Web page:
How to Dump a Client

So you've decided that it's time to get rid of one of your freelance writing clients. What do you do next? Try this approach to breaking up with a client you simply don't want to hold onto.

  1. Assess the situation. -- The better you know the client, the better the chance you'll know what to expect. For instance, if you know they're the type to try to guilt-trip you into staying on, you can go into the discussion prepared. Also figure out up front if you're going to need referrals from this client. If you want them included in your portfolio, you don't want to risk them saying anything bad about you if they're contacted by future prospects. In other cases you might not want a recommendation from them, and you won't care about them being in your portfolio, so you'll simply remove them. That alone can determine the tone you take in leaving.
  2. Be honest. -- I'm not one to tell you that you have to be super-sweet all the time. In fact I think that's complete bullshit. Sometimes a situation doesn't call for it (such as bluntly telling a client that you won't be working with them any longer because they're acting in an abusive or exploitative manner -- something they should absolutely hear, so it hopefully sinks in before they do it to another freelance writer). But no matter what the tone ultimately is, you need to be honest. If there was something wrong on their end, they should know. If you love working with them but you can't pass up an opportunity, let them know that honestly too -- you might leave a door open to go back to a good client if you want to down the road. Don't lie or sugar-coat things.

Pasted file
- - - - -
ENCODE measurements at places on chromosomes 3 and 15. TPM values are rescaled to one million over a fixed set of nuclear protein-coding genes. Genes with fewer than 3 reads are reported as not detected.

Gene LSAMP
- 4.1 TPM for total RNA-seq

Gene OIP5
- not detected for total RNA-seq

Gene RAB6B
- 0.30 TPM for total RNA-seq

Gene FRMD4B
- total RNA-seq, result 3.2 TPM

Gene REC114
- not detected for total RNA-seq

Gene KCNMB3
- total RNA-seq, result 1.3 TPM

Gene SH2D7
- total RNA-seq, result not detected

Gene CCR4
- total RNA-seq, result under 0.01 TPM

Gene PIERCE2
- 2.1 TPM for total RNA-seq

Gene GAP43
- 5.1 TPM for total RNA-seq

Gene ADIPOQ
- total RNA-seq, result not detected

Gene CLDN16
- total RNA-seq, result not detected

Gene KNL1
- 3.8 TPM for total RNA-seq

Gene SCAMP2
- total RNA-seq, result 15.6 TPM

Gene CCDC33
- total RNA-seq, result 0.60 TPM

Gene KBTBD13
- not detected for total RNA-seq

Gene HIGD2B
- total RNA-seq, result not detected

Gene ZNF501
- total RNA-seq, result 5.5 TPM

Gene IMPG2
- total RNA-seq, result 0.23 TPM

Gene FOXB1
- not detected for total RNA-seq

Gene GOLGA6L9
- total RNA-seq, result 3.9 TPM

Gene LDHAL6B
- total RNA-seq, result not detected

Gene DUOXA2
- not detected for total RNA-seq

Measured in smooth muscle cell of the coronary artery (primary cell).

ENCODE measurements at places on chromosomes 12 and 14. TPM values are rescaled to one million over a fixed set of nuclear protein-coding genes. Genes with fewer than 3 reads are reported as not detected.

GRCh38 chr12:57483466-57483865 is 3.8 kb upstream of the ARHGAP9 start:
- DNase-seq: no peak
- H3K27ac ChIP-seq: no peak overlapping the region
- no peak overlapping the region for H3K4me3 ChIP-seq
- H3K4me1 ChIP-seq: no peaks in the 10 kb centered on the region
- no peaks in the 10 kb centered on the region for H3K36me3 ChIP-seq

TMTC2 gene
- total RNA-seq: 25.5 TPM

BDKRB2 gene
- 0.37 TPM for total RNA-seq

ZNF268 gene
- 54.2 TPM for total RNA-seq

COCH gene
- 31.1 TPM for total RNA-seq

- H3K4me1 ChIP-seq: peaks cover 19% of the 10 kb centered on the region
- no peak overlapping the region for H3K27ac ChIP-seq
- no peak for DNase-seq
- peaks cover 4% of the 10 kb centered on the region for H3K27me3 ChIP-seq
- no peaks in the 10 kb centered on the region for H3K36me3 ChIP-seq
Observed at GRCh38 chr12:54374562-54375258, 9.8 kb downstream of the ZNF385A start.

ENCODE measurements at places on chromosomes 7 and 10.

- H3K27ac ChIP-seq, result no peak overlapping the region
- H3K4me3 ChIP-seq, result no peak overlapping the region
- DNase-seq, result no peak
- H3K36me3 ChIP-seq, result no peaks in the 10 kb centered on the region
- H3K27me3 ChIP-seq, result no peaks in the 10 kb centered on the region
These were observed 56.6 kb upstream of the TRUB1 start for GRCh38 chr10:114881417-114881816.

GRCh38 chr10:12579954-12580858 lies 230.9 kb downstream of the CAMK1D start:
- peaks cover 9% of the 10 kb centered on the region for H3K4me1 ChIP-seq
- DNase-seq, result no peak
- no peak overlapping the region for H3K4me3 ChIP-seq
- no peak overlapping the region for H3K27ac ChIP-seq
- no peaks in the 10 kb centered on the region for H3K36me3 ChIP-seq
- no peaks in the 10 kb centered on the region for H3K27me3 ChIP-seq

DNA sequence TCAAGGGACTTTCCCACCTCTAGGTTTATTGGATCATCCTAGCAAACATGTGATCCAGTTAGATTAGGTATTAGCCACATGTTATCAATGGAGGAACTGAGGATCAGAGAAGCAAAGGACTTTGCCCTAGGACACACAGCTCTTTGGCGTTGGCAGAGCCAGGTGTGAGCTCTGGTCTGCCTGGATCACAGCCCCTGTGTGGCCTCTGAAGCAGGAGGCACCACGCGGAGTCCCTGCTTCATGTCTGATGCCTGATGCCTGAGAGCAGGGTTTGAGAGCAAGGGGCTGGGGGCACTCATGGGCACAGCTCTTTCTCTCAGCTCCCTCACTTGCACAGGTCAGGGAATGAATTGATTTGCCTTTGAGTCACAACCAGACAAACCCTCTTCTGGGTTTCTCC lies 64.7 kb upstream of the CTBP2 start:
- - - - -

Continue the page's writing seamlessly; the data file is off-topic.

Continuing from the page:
3. Be brief. -- While you need to be honest, you don't need to share every thought floating around in your head. Get to the point, and make the split as quick and painless as possible. If they want to know more, they'll ask.
  4. Give them some time. -- Don't walk out in the middle of a project unless there's something absolutely unacceptable going on (like an abusive situation). In that case, it's fine to refund their money and cut all ties. I wouldn't suggest keeping any money paid thus far, given that you're breaking the contract terms and it can make for a much messier split. Leave between projects. If you're on a monthly retainer, try to finish out your current month. Giving the client time to find a replacement can make the transition much smoother for everyone involved. You might even want to refer a colleague to take your place (assuming they're not the type of client you wouldn't wish on your worst enemy of course).
  5. Ask for permission. -- I've found that a good way to close off one of these discussions (assuming you would want a recommendation) is to flat out ask if they mind you keeping their samples in your portfolio and ask if they would consider giving you a brief testimonial for your site. You might not technically have to ask about the portfolio (depending on the type of work and rights sold), but it's a nice thing to do. It shows you still respect how the client feels about things. And you might be surprised by how many will happily give you a testimonial at that time. Besides, you might not get another opportunity to ask.

So how do you deal with a freelancer / client split? Are there other reasons you've decided to leave a freelance writing client behind? Leave a comment and tell us about it.

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Jennifer Mattern is a professional blogger, freelance business writer, and indie author. She runs numerous websites & blogs including All Indie Writers, NakedPR.com, and BizAmmo.com.

Jenn has 18 years experience writing for others, around 13 years experience in blogging, and over 10 years experience in indie e-book publishing. She is also an Active member of the Horror Writers Association.